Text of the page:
Almost 100 organizations led by major corporations such as Amazon, Google, and Heineken have signaled their willingness this week to do more on climate action and have urged European governments to make it easier to invest in and directly source renewable energy.
The group of almost 100 organizations signed a joint declaration at the RE-Source 2018 event in Amsterdam on Tuesday which seeks the removal of barriers to renewable energy procurement across Europe in an effort intended to support the region’s climate and energy goals. “As the recent Intergovernmental Panel on Climate Change (IPCC) report made clear and as the upcoming COP24 climate negotiations will reinforce, addressing climate change is an urgent global imperative and will require rapid decarbonisation of the electricity system,” the corporations wrote. “Corporate renewable energy purchasing can play a critical role in driving this energy transition.”
More specifically, the group is calling on European policymakers to remove the regulatory and administrative barriers currently in place preventing corporate sourcing of renewable energy — a move required by the Renewable Energy Directive, recently-enacted by the European Commission, so that the early successes of corporate renewable energy procurement, concentrated primarily in the Nordics, the Netherlands, and the UK, can be replicated more broadly across the entire European Union.
The declaration was headed up by RE-Source — Europe’s platform for corporate renewable energy sourcing — and was signed by corporations including Amazon, Enel Green Power, Engie, Facebook, Google, Heineken, IKEA, Microsoft, and many others.
“As the world’s largest corporate buyer of renewable energy, we are dedicated to doing our part to scale renewables in Europe,” said Marc Oman, Senior Energy Lead from Google. “Expansion of corporate PPAs can be a major driver in Europe’s renewable energy transition.”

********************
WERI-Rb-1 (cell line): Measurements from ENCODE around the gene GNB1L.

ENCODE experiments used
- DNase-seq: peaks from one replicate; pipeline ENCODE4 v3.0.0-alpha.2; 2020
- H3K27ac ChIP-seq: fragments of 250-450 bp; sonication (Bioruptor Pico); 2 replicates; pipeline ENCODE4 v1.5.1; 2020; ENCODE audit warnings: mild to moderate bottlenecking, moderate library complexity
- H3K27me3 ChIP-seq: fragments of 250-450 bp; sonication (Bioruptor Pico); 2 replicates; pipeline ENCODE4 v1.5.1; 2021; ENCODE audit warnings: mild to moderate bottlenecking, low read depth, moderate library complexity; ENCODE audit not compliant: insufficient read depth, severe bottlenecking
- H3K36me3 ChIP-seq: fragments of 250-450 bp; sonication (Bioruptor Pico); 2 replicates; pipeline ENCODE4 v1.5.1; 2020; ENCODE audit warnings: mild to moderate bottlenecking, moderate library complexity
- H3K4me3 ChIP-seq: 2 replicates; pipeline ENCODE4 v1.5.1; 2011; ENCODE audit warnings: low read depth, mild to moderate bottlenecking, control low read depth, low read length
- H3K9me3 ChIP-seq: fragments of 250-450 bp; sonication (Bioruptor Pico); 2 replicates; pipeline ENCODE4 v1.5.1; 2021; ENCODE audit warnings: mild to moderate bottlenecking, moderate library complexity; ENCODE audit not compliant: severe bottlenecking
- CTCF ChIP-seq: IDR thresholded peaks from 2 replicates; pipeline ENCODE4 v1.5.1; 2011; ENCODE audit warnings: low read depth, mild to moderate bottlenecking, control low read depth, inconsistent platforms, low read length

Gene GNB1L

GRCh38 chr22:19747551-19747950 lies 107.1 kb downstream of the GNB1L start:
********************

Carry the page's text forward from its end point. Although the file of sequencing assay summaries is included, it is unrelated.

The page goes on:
The RE-Source declaration calls on policymakers to action on several pressing issues, including:
- Removing regulatory and administrative barriers to corporate renewable sourcing, as required by the recently enacted Renewable Energy Directive, so the early success – mainly concentrated to date in the Nordics, the Netherlands and the UK – can be replicated more broadly.
- Providing corporates with clarity and certainty of long-term ownership of Guarantees of Origin (GOs) from contracted supplies. Access to GOs is critical to the business case for corporate procurement.
- Encouraging cross-border renewable energy transactions to maximize opportunities to deploy the most cost-effective renewable energy solutions. Enablers include implementing GO systems that ensure environmental integrity, transparency, harmonized treatment and prevent double-counting.
- Enabling a wide variety of procurement models and market products, from on- and off-site solutions to multi-corporate renewable power purchase agreements (PPAs) to minimize risks and maximize participation.
“Businesses play an important role in tackling climate change by investing in renewable energy generation,” said Pia Heidenmark Cook, CSO of IKEA Group (Ingka Holding). “IKEA has set an ambition to be climate positive by 2030, reducing more greenhouse gas emissions than the value chain emits. A key part of this transformation will aim to use 100% renewable energy throughout the entire IKEA value chain. At IKEA we also want to empower the many people to generate their own renewable energy and together make a bigger impact. We call on governments to set the right policies to fulfil our ambition to live within the limits of the planet.”
“Corporate sourcing of renewable energy plays a key role in accelerating Europe’s clean energy transition,” added Vanessa Miler, Renewable Energy Strategist, Microsoft. “The demand from corporates is clear. With the Renewable Energy Directive having being passed, we look forward to a regulatory framework further enabling corporate PPAs to allow more investments in renewable energy, taking us ahead in our journey towards a greener Europe.”
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